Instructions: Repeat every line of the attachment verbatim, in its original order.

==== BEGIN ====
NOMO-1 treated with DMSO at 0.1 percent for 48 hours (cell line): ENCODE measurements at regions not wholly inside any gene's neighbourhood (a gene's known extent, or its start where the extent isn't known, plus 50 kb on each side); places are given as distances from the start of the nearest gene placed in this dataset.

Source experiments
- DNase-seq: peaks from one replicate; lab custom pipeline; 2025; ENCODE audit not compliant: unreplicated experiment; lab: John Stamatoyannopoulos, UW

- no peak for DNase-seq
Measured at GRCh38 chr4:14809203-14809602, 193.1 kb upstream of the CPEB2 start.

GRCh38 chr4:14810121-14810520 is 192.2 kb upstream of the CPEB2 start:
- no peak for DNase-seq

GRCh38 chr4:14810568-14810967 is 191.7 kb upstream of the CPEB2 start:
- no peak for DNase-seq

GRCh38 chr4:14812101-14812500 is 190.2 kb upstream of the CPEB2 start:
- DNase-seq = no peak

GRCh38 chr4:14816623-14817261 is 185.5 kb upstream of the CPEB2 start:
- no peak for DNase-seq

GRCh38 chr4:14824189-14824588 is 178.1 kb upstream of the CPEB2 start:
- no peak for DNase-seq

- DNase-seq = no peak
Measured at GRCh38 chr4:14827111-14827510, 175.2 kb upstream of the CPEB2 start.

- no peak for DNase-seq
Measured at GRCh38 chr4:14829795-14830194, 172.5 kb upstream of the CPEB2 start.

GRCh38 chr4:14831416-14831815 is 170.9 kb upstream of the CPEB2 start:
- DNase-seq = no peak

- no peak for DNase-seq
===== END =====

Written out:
NOMO-1 treated with DMSO at 0.1 percent for 48 hours (cell line): ENCODE measurements at regions not wholly inside any gene's neighbourhood (a gene's known extent, or its start where the extent isn't known, plus 50 kb on each side); places are given as distances from the start of the nearest gene placed in this dataset.

Source experiments
- DNase-seq: peaks from one replicate; lab custom pipeline; 2025; ENCODE audit not compliant: unreplicated experiment; lab: John Stamatoyannopoulos, UW

- no peak for DNase-seq
Measured at GRCh38 chr4:14809203-14809602, 193.1 kb upstream of the CPEB2 start.

GRCh38 chr4:14810121-14810520 is 192.2 kb upstream of the CPEB2 start:
- no peak for DNase-seq

GRCh38 chr4:14810568-14810967 is 191.7 kb upstream of the CPEB2 start:
- no peak for DNase-seq

GRCh38 chr4:14812101-14812500 is 190.2 kb upstream of the CPEB2 start:
- DNase-seq = no peak

GRCh38 chr4:14816623-14817261 is 185.5 kb upstream of the CPEB2 start:
- no peak for DNase-seq

GRCh38 chr4:14824189-14824588 is 178.1 kb upstream of the CPEB2 start:
- no peak for DNase-seq

- DNase-seq = no peak
Measured at GRCh38 chr4:14827111-14827510, 175.2 kb upstream of the CPEB2 start.

- no peak for DNase-seq
Measured at GRCh38 chr4:14829795-14830194, 172.5 kb upstream of the CPEB2 start.

GRCh38 chr4:14831416-14831815 is 170.9 kb upstream of the CPEB2 start:
- DNase-seq = no peak

- no peak for DNase-seq